“The genesis of “Duck Soup,” known under various working titles, such as “Cracked Ice” and “Grasshoppers,” was influenced by two other projects that tangentially involved Marx Brothers alumni. Herman Mankiewicz, the producer on “Duck Soup,” had just supervised the shooting of another Paramount comedy, “Million Dollar Legs” (1932), starring W.C. Fields. Herman’s younger brother Joe had written that film’s original story about a fictional country, Klopstokia, beset by chaotic foreign intrigue, nutty spies, and internal political strife. Sound familiar? The cast even featured a young actress named Susan Fleming, playing the President’s daughter, who was to become Harpo Marx’s betrothed two years later. While there are no definite connections between the two projects, Herman Mankiewicz’s involvement in both can not be easily dismissed. The other influence on “Duck Soup” was a political play called “Of Thee I Sing,” by George S. Kaufman (who wrote two of the Marxes’ stage plays) and Morrie Ryskind, which took satirical swipes at French and U.S. relations. The Marxes briefly flirted with the idea of adapting the play for the screen. Instead, they incorporated many of the same themes into early drafts of “Cracked Ice,” soon to be renamed “Duck Soup.” (tcm.com)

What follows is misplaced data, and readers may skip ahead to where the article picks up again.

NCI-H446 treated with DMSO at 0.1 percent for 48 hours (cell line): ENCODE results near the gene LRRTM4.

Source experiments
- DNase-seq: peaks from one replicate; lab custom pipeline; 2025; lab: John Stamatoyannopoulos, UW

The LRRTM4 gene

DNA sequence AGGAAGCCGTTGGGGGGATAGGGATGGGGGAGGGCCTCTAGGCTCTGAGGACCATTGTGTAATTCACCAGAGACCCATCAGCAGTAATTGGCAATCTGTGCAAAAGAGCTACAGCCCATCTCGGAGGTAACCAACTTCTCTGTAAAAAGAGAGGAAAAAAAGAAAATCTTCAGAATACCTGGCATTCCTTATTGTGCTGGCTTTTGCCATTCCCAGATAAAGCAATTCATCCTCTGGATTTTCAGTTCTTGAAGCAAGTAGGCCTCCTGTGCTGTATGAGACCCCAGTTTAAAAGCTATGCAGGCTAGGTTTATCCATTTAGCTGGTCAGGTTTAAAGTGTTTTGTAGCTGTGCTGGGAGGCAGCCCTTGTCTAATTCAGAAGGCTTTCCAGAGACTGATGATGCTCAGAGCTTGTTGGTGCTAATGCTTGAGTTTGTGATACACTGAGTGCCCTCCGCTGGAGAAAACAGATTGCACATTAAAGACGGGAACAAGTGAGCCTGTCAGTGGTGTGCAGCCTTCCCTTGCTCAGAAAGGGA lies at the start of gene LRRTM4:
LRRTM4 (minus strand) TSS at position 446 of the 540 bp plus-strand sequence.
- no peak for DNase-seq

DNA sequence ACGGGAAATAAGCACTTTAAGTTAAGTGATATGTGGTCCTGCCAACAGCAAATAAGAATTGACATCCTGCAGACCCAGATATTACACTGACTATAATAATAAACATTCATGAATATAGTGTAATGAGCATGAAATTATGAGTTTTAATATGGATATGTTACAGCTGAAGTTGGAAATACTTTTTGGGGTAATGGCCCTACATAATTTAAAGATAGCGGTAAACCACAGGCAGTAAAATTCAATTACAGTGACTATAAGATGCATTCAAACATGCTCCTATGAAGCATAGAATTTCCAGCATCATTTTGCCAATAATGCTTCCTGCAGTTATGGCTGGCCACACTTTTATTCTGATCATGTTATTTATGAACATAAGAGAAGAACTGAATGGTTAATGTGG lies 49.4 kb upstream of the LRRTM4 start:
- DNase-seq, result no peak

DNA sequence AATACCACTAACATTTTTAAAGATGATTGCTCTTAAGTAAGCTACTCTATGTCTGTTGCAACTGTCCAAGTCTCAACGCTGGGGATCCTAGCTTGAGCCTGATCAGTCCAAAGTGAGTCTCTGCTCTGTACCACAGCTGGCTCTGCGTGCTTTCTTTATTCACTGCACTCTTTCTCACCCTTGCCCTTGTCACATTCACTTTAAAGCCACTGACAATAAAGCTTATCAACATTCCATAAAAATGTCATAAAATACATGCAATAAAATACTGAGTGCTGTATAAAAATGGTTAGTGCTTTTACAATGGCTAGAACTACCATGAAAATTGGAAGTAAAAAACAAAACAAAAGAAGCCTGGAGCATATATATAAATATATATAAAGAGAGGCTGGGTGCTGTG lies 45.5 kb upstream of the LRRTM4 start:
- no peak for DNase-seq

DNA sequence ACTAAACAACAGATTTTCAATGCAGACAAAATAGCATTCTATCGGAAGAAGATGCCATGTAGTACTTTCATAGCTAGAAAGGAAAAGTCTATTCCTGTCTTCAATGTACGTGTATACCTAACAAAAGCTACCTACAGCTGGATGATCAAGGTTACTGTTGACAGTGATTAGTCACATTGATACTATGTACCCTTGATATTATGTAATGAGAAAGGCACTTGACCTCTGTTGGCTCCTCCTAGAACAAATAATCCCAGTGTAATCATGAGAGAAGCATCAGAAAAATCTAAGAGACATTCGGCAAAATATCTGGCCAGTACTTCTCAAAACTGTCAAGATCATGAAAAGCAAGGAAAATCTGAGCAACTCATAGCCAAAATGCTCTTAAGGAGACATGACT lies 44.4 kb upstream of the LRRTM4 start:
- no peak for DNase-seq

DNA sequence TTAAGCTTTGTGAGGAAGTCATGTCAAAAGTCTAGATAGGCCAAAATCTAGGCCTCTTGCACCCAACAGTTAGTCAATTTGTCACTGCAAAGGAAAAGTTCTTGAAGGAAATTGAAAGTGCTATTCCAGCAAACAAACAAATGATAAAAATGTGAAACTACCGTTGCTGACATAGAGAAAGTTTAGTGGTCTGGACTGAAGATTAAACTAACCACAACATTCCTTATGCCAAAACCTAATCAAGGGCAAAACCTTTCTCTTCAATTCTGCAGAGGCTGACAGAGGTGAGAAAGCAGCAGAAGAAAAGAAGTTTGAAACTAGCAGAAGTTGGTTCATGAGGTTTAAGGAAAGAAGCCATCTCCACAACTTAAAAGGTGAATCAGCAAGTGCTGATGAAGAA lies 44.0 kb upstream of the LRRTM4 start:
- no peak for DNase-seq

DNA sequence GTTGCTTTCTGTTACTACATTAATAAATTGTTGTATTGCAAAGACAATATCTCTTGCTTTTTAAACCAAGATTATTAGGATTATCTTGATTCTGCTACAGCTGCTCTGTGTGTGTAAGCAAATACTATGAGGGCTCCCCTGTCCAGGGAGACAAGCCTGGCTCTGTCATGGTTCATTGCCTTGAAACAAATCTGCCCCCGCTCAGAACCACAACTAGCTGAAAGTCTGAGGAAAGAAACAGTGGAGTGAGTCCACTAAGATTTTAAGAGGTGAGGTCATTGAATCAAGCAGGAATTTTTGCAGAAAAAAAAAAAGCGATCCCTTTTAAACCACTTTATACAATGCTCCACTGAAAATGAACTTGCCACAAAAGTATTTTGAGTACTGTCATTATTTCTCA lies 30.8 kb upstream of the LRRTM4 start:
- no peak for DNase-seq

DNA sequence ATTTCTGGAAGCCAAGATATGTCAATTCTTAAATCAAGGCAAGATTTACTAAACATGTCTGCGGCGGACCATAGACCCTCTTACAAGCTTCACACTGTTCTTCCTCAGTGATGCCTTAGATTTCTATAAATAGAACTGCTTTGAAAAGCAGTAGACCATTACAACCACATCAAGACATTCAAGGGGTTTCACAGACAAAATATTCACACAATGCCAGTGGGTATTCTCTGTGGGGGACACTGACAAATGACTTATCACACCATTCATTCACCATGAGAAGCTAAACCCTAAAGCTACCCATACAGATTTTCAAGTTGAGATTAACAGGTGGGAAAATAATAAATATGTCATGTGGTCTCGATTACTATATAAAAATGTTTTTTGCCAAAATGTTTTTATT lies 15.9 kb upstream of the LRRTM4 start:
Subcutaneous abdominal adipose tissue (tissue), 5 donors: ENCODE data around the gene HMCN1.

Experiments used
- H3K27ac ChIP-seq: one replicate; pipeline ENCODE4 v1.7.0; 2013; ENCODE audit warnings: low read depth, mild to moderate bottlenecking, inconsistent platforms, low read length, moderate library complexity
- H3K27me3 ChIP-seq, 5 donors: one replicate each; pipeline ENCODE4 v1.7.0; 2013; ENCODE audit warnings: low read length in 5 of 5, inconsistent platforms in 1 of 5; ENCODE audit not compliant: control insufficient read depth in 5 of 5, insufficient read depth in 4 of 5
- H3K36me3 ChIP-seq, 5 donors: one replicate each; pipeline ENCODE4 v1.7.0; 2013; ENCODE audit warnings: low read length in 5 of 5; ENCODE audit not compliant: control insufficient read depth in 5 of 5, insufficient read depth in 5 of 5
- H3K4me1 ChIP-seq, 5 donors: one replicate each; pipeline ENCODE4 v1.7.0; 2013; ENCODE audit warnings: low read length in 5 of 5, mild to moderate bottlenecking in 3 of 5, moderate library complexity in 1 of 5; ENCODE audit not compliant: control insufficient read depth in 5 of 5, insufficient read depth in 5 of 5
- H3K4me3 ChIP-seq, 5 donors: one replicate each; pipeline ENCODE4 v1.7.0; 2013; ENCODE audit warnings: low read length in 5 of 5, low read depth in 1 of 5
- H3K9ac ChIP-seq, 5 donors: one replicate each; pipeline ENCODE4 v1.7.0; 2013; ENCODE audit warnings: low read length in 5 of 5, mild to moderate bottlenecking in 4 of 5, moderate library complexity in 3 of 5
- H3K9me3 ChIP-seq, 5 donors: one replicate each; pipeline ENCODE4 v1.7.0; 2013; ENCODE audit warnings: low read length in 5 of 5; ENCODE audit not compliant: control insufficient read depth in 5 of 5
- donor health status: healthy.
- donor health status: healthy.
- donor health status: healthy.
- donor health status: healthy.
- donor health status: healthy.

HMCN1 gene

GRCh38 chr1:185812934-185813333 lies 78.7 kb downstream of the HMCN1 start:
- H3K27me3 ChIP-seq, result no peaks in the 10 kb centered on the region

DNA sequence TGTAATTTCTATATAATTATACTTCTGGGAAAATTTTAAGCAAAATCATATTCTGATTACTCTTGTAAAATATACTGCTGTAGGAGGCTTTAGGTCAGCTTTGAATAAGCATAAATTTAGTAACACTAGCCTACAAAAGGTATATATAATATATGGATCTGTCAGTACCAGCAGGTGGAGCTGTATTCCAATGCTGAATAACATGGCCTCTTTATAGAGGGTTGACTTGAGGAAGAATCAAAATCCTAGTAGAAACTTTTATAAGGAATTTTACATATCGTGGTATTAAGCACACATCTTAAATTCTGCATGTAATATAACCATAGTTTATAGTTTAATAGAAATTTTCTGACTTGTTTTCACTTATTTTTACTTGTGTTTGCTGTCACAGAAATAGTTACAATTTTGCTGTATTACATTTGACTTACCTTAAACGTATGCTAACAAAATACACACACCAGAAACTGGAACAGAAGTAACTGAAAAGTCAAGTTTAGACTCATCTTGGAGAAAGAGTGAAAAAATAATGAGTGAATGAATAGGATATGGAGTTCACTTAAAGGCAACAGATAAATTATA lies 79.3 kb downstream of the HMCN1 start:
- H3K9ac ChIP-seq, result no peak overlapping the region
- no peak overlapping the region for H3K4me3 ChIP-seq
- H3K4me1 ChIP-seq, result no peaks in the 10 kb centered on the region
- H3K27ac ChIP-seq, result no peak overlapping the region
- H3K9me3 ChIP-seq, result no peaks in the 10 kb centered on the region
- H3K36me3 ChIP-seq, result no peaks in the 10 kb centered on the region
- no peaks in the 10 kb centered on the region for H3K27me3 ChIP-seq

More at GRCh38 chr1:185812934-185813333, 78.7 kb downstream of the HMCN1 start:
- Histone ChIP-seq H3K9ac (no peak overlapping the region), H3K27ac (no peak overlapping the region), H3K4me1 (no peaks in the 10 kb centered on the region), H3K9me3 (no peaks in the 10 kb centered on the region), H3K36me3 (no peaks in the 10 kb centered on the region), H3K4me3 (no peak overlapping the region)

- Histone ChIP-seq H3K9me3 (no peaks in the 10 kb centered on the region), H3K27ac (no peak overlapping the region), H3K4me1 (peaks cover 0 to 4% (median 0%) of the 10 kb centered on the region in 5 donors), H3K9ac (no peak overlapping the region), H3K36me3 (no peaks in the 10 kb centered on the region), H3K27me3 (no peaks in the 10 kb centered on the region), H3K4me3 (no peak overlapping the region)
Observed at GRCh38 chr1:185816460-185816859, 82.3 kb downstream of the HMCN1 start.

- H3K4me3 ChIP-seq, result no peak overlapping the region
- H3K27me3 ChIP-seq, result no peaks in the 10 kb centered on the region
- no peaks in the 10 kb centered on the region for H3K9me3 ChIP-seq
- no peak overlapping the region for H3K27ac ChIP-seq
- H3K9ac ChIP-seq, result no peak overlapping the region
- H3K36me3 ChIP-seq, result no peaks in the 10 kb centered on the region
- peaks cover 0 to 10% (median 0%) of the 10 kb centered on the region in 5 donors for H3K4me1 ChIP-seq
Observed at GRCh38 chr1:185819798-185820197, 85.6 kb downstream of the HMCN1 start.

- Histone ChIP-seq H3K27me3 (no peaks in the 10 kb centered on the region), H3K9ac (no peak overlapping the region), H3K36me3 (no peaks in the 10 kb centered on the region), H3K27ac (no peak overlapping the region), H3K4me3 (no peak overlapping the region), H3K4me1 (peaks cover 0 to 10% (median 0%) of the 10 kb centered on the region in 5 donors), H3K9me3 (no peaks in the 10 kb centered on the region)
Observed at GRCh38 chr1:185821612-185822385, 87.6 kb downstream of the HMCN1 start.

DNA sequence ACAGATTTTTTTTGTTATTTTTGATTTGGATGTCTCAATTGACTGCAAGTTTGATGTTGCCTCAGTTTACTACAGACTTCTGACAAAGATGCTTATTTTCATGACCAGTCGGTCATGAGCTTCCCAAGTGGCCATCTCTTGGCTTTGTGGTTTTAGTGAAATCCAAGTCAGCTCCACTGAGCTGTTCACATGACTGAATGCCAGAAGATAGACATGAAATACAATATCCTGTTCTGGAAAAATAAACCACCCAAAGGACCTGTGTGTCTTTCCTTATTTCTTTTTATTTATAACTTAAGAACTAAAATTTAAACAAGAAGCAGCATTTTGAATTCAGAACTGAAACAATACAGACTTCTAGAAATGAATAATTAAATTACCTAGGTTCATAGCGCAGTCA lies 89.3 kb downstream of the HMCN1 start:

Writing “Duck Soup”